In the example above I set a few variables and then I referenced them in the hash table that would then be splatted to the Set-AzureRmVMDscExtension. The hash table is pretty self explanatory, the only place where you need to keep your eye out is the Version = ‘2.15’ parameter and I referenced a MSDN blog post where you can find the latest version to use. Basically the cmdlet calls the Azure REST API and configured the DSC Extension on the targeted VM, which then it starts the process of installing WMF 5, restarts the machine and then it applies the configuration.

As you can see this is a lot of manual work for configuring a VM but if you’re doing this task from VSTS for example then your only problem is to configure everything and then fill in the blanks and the rest is done automagically.

Now that we covered VM Extensions let’s see how we do this using the Azure Automation Pull Server.

For this part we only need to have an Azure Automation account created and a VM. This time we’re going to modify the configuration file in order for the DSC Pull server in Azure Automation can generate mof files based on what servers we want to configure.

So let’s modify the configuration document and make it role based.

OK, it’s been modified, now let’s publish it in the Azure Automation Pull Server.

As you can see, the main difference between the first configuration document and this one is that in this one I added a filter that looks for a ‘Role’ parameter. Using this method I can register nodes and assign them a specific configuration based on what they should be. Modifying the configuration data file is simple, we basically add a Role key-value pair and then write what we want in the NodeName part but this time we don’t need to use a .psd1 file because we’re not injecting anything in a specific VM, we are telling the Automation Service what to do with it.

So here’s how we tell Azure Automation how to compile the mofs files.


This is the part that might get confusing. I made my configuration look for a Role key in order to establish what should be configured on a per role basis and then I set a NodeName that’s not even remotely close to how I would name the VMs, so what’s the deal? Basically all I did is set up the Pull Server to serve configurations which all that remains is to configure the VMs to register to the Pull Server and get the desired configuration file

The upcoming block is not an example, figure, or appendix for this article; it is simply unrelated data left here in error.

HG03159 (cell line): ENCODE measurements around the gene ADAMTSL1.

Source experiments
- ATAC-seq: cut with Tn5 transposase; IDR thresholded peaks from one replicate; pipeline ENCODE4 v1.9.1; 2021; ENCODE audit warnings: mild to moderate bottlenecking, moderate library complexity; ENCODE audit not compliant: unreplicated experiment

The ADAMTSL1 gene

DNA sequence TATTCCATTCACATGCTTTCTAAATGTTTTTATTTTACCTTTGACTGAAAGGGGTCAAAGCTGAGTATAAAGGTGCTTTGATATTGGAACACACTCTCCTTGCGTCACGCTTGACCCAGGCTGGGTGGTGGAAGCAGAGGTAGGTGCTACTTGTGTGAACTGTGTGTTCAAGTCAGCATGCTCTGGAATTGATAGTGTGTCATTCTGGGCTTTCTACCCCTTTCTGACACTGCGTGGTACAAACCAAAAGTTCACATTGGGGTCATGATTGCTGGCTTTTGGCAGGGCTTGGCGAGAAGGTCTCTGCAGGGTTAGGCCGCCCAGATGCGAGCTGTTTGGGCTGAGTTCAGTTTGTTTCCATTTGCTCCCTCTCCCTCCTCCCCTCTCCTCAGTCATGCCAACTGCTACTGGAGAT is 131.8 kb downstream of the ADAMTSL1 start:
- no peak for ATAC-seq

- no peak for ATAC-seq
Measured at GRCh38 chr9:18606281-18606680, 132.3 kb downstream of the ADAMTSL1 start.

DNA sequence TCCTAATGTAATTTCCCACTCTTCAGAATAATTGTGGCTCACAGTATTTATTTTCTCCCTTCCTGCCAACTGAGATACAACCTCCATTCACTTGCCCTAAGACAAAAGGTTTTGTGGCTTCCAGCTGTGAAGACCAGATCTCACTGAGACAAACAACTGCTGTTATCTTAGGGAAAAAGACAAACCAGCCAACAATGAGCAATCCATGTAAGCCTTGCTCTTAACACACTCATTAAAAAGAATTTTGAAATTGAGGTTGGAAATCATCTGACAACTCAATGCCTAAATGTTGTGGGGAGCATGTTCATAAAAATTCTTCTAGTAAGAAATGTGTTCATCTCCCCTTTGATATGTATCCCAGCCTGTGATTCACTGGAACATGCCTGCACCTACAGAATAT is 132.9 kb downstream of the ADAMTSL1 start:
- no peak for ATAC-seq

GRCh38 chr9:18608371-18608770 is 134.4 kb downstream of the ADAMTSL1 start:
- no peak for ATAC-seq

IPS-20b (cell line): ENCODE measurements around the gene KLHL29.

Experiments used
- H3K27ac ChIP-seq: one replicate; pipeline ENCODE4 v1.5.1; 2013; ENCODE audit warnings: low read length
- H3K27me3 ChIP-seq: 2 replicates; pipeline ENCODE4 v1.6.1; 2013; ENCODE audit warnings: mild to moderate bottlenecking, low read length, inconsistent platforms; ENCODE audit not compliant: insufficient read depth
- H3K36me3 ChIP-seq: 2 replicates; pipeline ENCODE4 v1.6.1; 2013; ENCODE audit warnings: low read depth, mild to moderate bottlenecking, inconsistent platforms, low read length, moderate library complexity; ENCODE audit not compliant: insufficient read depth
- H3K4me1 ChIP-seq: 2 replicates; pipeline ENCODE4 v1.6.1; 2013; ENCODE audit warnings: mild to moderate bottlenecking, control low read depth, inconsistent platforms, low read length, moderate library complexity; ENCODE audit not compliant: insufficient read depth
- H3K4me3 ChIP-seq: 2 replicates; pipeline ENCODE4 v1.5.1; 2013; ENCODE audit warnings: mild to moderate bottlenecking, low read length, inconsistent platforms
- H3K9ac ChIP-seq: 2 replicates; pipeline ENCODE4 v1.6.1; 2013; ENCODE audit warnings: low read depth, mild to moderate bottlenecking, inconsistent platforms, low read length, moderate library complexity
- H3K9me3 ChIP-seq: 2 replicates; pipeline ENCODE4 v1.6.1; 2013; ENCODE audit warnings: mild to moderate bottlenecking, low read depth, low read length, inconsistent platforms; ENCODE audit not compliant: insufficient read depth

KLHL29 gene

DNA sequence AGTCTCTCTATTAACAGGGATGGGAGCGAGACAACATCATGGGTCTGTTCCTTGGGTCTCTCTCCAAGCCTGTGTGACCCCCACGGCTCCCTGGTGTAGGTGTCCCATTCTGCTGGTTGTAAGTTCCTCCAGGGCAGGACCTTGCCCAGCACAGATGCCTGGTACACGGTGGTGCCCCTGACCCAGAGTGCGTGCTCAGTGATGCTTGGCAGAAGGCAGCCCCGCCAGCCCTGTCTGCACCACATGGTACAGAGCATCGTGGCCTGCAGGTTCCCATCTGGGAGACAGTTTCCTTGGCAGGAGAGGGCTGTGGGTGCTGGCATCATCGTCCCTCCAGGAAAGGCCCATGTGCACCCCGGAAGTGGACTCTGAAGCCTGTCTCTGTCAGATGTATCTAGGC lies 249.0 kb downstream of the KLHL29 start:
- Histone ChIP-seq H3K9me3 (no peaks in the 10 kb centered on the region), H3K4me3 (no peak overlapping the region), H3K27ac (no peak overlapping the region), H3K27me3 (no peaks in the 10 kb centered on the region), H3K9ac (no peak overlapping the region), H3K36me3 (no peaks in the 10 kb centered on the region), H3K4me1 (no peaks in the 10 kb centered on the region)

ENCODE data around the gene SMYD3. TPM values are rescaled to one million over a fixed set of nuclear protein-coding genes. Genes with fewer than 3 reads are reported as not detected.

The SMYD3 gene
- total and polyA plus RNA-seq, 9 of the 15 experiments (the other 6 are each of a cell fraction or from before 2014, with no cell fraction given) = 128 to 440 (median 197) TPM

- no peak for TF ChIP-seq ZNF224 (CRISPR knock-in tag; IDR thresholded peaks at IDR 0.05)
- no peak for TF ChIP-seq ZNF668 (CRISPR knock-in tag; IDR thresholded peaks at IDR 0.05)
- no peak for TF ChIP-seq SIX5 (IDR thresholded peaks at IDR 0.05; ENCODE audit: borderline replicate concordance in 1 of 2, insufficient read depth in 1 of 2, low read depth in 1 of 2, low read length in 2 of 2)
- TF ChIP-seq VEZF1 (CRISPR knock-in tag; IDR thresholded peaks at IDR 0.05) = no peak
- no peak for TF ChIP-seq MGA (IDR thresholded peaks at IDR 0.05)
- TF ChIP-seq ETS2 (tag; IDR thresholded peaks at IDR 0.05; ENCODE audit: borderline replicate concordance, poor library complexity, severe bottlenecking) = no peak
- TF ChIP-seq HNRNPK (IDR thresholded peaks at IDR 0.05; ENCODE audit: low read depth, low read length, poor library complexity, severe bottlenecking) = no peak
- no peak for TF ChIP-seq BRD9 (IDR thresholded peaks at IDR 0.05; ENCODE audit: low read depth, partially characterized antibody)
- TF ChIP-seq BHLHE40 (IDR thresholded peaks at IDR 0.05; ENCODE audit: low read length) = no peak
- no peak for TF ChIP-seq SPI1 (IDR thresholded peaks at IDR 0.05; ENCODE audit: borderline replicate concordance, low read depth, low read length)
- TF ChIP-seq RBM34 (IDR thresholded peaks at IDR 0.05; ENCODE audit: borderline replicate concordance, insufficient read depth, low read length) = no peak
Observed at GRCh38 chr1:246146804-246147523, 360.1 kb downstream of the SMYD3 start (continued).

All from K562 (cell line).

How do we do this? Simple. We push a LCM Configuration file via the DSC Extension and tell the LCM to register to the Azure Automation Pull Server. Microsoft even provides a DSC Configuration Document to do that and you can get it from the official GitHub repository LCM Configuration File

The LCM configuration document requires some specific parameters to be filled in order for it to register to the Azure Automation Pull Server.

The parameters we mostly care about are $RegistrationUrl, RegistrationKey, ConfigurationMode, $NodeConfigurationName, $RebootNodeIfNeeded. We can get the URL and Registration Key using the Get-AzureRmAutomationRegistrationInfo cmdlet which will output the URL and RegistrationKey and the rest is simple. We want the node to reboot when needed so we set that to $true and the $ConfigurationMode should be set to ApplyAndAutoCorrect. The $NodeConfigurationName should be set to which in our case is ConfigureMachine.WebXX (See where the NodeName part comes in?)

You can deploy the document manually using the method I described in the first part of this blog post or you can go one step further and have an ARM Template where you declare a virtualMachines/Extensions block and lay out the values for all the parameters.

Here’s an snippet from one of my ARM Templates I use to generate a one click environment based on my needs:

As you can see, this is not rocket science. Well maybe the ARM templates are a bit hard to swallow but you get the main idea on how we can use DSC to maintain the desired state of our cloud environment 🙂

That being said, have a good one!